to allow plug-in use. Seems a lot simpler.
I love a challenge, but I've already had that explained to me. John1701 and Hobbit at PriusChat.com have spent way too much of their lives reverse-engineering the car.

You could do a series drive. Mechanically simpler, although current battery technology doesn't support much of a plug-in range or battery lifecycle in a power density that fits the Prius. (50-100 miles, ~18-month replacements.) Despite a plug-in's cheap recharge, batteries just don't seem cost-effective in a consumer-friendly vehicle. But they're close.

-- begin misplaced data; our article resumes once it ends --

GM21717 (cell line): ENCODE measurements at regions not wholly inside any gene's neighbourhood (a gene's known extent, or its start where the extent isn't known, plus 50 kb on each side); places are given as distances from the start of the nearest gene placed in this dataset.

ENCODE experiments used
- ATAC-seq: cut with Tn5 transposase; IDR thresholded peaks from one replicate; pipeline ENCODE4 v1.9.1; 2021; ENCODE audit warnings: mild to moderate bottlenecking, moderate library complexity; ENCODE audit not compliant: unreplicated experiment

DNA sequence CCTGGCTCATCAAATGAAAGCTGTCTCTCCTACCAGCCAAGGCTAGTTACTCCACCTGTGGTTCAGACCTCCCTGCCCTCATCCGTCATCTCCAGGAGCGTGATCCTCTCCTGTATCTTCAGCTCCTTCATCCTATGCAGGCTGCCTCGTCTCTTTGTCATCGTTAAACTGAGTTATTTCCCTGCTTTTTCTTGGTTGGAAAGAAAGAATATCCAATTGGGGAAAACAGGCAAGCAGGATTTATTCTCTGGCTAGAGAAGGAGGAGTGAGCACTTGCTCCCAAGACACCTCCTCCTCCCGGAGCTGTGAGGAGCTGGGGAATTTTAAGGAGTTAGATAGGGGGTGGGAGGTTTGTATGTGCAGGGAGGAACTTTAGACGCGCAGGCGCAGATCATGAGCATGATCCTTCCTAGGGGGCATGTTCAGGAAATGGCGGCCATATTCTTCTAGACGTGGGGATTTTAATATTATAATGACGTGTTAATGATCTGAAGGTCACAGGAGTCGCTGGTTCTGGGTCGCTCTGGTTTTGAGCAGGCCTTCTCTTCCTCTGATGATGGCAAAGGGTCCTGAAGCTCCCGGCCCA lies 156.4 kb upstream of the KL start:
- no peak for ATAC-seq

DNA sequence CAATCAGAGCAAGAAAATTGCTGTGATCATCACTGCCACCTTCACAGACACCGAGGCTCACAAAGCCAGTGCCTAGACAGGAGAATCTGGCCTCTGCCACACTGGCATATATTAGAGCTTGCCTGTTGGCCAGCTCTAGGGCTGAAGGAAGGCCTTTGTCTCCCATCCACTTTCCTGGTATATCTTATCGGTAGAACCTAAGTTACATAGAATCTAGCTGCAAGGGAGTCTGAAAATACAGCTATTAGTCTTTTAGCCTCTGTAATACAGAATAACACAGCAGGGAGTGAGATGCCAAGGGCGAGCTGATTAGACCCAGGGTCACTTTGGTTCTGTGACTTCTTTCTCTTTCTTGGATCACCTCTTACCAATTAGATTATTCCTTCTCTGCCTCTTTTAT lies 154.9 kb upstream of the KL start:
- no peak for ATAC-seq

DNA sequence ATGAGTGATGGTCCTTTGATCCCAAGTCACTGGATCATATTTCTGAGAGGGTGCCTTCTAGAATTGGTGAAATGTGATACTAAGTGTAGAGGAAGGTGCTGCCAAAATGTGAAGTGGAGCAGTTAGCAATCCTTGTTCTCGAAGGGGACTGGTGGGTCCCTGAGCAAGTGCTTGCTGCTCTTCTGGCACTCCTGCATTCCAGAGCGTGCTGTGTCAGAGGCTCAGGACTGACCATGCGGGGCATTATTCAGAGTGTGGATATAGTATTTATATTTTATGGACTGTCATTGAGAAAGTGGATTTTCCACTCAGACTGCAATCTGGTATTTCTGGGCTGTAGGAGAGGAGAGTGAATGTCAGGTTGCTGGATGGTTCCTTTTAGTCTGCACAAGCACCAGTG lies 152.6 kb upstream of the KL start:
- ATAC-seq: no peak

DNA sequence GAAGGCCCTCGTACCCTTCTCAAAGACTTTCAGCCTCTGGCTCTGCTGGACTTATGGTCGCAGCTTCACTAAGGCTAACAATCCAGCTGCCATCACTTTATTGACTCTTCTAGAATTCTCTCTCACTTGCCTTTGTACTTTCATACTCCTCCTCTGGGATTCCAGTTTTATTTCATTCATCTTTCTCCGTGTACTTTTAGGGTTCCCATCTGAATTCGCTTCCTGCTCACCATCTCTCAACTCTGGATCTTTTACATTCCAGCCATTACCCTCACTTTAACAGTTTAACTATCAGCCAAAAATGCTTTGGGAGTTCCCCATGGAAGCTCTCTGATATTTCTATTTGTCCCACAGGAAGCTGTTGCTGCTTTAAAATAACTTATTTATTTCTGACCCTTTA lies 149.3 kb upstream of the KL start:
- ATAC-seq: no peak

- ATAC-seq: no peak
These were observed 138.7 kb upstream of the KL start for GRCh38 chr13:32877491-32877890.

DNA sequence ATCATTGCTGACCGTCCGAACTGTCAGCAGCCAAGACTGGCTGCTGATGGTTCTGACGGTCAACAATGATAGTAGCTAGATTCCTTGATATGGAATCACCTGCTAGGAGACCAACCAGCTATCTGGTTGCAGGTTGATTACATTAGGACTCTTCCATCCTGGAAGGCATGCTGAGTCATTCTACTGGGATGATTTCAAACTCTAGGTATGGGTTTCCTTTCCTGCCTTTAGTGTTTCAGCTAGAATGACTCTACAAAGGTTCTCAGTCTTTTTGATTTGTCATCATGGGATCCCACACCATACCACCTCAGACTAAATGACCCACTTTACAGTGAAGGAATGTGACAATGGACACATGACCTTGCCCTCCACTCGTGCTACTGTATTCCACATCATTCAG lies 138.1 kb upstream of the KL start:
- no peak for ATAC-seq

But a parallel drive is more efficient. As another poster mentioned, the Prius runs the internal-combustion engine (ICE) in parallel with a motor generator (MG) on a common axis. The ICE does most of the work (which is more efficient without a plug-in) but the MG smooths out the power curve (charging or discharging the battery) and helps the engine with acceleration. (The MG also handles regenerative braking-- no brake shoes are applied unless you really stomp on the brake pedal or until you're below 7 mph.) The ICE operates when needed, most of the time at its most fuel-efficient RPM, and shuts off as soon as it's not needed. The MG fills in the acceleration/deceleration until the engine catches up. The result is a higher power density with no idling wasting gas.